Golden: Canadian PG Nationals

A similar day to yesterday, except the winds were from the opposite direction. We called a short downwind task to Harrogate, even though we knew it would probably be completed in under nominal time. But we wanted the day to be finished early so we could do the final scoring, do the prizes, and get to the GEAR dinner on time.

I launched and it was very windy from the NW, and I wasn’t able to get high for the start, and after getting it, was forced to fly downwind to Mt. 7 to try and get up there. But the thermals were leaned way too far over to get high in, and I was only able to maintain around 1800m across the Kapristo gap and over to the Pagliaro cliffs. And of course the cliffs weren’t working since the winds were blowing parallel to them, not up them, so I had to keep going until I went around the corner.

At this point I was in the lee, not liking it, and decided to head out to the valley. I caught a little something above my chosen LZ and was able to stay in it since I finally had clear air all around me, and was able to ride it (big ovals!) right to cloudbase which was only about 3000m. I was back in the game!

I checked my GPS and it said I had goal at 8:1 glide, but I was only getting 6:1 glide at that time (lots of sink). But I figured since it was so windy lower down, as I got lower I would speed up, and my groundspeed would make up for the missing 2:1 and I’d still make it to the goal field (at least that’s what I hoped for). The thermals were so ripped up I wasn’t actually counting on finding more discrete thermals, but along the way I picked up little bits and pieces of thermals, and was able to maintain so that by the time I got above the goalfield I still had 1000’ of altitude.

A good thing too, since the actual goalfield turnpoint was at the downwind end of the field, and it was blowing about 30 kph in the field, and many pilots were coming straight down. With my 1000’ I was able to tag the actual goal, and slowly fly back upwind of the field so I could back my way into it if necessary, since my groundspeeds were approaching 2-3 kph.

There were already about 15-20 people in the goalfield, and in the end there were about 25 people in goal. Many people chose not to fly down the range and landed at Nicholson, or landed short as they tried to do what I did but didn’t hit the pieces of lift that I hit on my way there. With the winds it only took 2-3 good thermals to fly 45 km!

We had one accident as Peter Breitschneider crashed into the cliffs in the “washing machine” in the gully below Mt. 7, right above the LZ’s against the mountain. He was heli-rescued and sent to Golden hospital with an elbow injury and general soreness, but nothing too serious. A non-comp pilot, Jim Wagner from WA state, was able to hike up to him (1200’ above that LZ) and help with the rescue as the heli-people lowered a paramedic and basket to him. He later on hiked back down since the heli only had room for Peter and the paramedic.

Another strong Golden day, and lots of pilots in the Willi Muller XC Challenge flew far today. Norm flew to just short of Fairmont, 120 km open distance.

I had a really fun time at this meet, everyone was so helpful and cheerful it made all the organizational things go that much more smoothly. I also had some personal bests...I made goal every day of this comp, and I also started flying a lot faster, using my speed bar a lot more, and keeping up with the lead gaggle for longer stretches of time. The quality of the pilots here was very high, and I learned a lot from watching the top pilots fly into goal every day.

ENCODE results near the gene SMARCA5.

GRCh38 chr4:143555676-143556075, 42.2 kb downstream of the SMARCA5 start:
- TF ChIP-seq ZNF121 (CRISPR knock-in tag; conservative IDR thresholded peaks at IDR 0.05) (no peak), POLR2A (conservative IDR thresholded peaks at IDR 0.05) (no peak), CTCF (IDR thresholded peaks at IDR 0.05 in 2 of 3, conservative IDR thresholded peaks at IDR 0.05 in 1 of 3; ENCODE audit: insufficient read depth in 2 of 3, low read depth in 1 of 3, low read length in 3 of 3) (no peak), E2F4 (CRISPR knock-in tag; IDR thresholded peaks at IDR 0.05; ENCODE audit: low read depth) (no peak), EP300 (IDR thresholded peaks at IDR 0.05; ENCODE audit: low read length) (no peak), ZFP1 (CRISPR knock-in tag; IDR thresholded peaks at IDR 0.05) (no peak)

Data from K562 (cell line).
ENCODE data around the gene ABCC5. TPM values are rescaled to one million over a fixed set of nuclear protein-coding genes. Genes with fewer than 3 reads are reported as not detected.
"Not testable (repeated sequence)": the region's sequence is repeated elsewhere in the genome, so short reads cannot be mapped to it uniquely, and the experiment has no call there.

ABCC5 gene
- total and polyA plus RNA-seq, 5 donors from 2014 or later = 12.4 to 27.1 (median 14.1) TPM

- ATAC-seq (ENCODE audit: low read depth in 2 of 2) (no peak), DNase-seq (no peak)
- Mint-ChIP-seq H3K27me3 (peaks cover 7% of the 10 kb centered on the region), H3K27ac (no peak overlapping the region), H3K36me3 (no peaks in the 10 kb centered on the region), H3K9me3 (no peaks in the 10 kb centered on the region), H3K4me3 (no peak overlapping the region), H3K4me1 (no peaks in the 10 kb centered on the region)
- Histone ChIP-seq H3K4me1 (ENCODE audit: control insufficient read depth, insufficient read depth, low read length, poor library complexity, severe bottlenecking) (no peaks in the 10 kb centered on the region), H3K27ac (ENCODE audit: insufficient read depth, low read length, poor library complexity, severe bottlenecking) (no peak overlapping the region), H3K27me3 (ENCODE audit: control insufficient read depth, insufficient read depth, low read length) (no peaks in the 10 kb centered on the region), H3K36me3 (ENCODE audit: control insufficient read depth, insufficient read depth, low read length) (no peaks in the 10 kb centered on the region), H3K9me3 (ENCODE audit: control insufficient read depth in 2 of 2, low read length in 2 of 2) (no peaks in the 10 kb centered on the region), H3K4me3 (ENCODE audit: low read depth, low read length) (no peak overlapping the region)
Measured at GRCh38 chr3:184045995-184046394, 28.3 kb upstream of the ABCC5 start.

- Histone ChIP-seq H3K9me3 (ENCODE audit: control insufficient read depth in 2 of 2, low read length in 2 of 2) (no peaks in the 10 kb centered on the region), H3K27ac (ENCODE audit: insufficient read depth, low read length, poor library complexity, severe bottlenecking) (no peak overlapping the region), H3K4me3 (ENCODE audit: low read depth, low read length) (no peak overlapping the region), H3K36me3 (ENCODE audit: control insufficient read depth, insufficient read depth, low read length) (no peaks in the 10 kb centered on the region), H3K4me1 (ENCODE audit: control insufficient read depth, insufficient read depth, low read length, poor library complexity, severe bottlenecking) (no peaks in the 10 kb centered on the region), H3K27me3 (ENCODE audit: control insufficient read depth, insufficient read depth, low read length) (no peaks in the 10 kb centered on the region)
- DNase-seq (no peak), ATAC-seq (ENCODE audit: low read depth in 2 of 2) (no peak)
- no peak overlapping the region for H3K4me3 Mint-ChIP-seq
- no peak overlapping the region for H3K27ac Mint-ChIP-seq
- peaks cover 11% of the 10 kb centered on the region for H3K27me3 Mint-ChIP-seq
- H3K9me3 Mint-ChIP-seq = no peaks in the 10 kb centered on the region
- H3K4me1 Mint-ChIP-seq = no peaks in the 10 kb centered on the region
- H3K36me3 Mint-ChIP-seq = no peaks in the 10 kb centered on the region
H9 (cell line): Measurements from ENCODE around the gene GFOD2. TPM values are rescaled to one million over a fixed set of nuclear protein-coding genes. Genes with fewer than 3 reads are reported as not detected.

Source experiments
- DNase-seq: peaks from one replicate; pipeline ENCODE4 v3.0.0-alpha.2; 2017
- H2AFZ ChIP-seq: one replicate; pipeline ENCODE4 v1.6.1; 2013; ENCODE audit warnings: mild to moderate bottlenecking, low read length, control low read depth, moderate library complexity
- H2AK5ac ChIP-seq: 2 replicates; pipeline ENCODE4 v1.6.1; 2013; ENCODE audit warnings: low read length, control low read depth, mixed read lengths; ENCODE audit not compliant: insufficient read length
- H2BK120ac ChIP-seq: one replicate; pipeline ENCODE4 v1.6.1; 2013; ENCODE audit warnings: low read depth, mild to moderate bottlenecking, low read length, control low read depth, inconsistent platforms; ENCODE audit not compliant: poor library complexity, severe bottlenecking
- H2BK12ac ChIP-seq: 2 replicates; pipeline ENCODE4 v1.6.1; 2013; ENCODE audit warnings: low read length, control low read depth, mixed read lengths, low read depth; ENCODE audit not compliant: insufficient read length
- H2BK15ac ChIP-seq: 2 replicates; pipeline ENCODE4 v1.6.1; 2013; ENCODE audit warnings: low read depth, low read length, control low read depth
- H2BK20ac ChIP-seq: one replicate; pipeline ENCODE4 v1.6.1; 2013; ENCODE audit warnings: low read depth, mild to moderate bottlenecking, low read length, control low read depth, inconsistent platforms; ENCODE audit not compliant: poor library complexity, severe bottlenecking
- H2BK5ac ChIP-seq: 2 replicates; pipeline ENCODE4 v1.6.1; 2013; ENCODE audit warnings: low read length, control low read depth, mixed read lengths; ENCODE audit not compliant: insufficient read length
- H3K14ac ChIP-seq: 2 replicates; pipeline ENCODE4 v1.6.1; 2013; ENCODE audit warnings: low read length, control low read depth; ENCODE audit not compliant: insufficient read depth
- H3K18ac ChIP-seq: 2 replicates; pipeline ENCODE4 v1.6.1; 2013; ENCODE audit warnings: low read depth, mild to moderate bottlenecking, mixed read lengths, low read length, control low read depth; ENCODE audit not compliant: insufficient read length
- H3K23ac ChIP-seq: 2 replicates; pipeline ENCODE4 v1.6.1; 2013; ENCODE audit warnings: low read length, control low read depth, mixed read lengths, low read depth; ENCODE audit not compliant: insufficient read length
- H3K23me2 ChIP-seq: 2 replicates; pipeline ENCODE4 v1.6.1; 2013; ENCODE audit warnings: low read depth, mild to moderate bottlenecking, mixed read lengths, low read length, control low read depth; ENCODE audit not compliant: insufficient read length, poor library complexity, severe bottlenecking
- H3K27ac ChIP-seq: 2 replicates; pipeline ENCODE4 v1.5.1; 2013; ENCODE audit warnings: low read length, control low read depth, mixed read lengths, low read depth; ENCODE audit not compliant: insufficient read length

At the awards party we gave awards for the “Never Ever” category (pilots who this was their first comp), the top 3 women, the top Canadian male and female, the top 3 Serial class, and the top 3 open class.

Day 6 top 10 results:

1. Gadd, Will (903)
2. Devietti, Marty (820)
3. Izadi, Amir (816)
4. Messenger, Jamie (812)
5. Dadam, Matt (801)
6. Beechinor, Matt (801)
7. Brown, Jack (780)
8. Zahner, Gavin (765)
9. MacCullough, Keith (747)
10. Thompson, James (738)

Final and cumulative top 10 total results, after 6 tasks:

1. Messenger, Jamie (5215)
2. Beechinor, Matt (5043)
3. MacCullough, Keith (4725)
4. Zahner, Gavin (4704)
5. Dadam, Matt (4675)
6. Gadd, Will (4669)
7. Izadi, Amir (4549)
8. Devietti, Marty (4190)
9. Riggs, Josh (4115)
10. Belcourt, Bill (4115)

Final top 10 serial class results (DHV 2 and below), after 6 tasks:

1. Yeates, Brett (3115)
2. Morris, Bill (2945)
3. Oddy, Eric (2872)
4. Letchford, Ryan (2779)
5. Lara, Juan Carlos (2717)
6. Hackney, Trey (2705)
7. Thompson, James (2694)
8. Ghaban, Florian (2506)
9. Sullivan, Joe (2419)
10. McGuan, Brendan (2372)

Final top 10 Canadian class results, after 6 tasks:

1. MacCullough, Keith (4725)
2. Gadd, Will (4669)
3. Izadi, Amir (4549)
4. McLearn, Nicole (3865)
5. Yeates, Brett (3115)
6. Oddy, Eric (2872)
7. Letchford, Ryan (2779)
8. Zlatev, Zack (2608)
9. Ghaban, Florian (2506)
10. Roumiantsev, Denis (2256)

“Never Ever” category (first comp):

1. Morris, Bill (2945)
2. Edwards, Jim (654)
3. Bahr, Jim (627)
4. Dubak, Veronica (517)

(Bill and Veronica were the recipients of the “Oz prize” from David and Lee Menzie: a Manilla Rivergums prize pack, which includes 1 week free accommodation at Manilla Rivergums caravan park, good for the next 2-3 years, to encourage them to keep competing and travel a bit.)

Top 3 females:

1. McLearn, Nicole (3865)
2. Hamann, Heike (3133)
3. McCullough, Michelle (2103)

At some point the final results will be posted at:

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